Friday, April 29, 2016

KSP: Consequences of sexting can last lifetime

Kentucky State Trooper Stu Recke talks recently to students in Carol West’s high
school language arts class about the serious legal consequences of sexting.

What may be intended as a playful – but explicit – flirt between teenagers can haunt those people the rest of their lives, Kentucky State Police warned students recently.

Sexting between the smartphones of minors is a serious issue in the Commonwealth that can compromise the welfare and reputation of the ones who exchange or possess pornographic images of minors. And just because you are under 18 doesn’t exempt you from the felony sex offense, Trooper Stu Recke told students.

Recke, the public affairs officer for Post 2 in Madisonville, and Post Detective Lloyd Ray delivered their warning to more than 600 middle and high schoolers earlier this month at the request of school officials. High school Principal Curtis Brown, sitting in on the presentations, said he felt the message rang loud enough to cause teens to rethink sexting and perhaps even prompt a few to delete any racy photos they may have on their device.

“Don’t do it,” Recke told students. “One stupid mistake can cost you.”

The trooper explained that a teen snapping an explicit photo of themselves or another individual and delivering it digitally to someone else can constitute three felony offenses punishable by one to five years each.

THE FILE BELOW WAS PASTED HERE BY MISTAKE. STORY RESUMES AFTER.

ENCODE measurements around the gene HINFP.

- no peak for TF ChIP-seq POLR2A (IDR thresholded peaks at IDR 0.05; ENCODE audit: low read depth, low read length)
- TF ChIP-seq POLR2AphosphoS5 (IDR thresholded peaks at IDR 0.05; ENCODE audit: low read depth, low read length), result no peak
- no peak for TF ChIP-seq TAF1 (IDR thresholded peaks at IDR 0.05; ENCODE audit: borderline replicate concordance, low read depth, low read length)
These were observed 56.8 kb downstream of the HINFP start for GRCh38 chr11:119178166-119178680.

“You’ve broken the law three times,” he said. “You made it. You possessed it. And you distributed it.”
And after confiscating the device, any additional explicit photos of minors found can add years to a sentence.

If convicted, a felony record can be carried by the minor offender into adulthood, eventually landing them in the state prison, forcing them – male or female – to register as a sex offender and preventing them from owning a gun, voting and other rights not extended to convicted felons.
“The laws on this are pretty darn harsh,” Recke said.

Ray, who heads up cyber sex crime investigations for Post 2, warned students that it is possible for police and pedophiles to obtain images from apps that claim to delete photos after they are viewed.
“This is not something to be taken lightly,” Ray said. “This is serious.”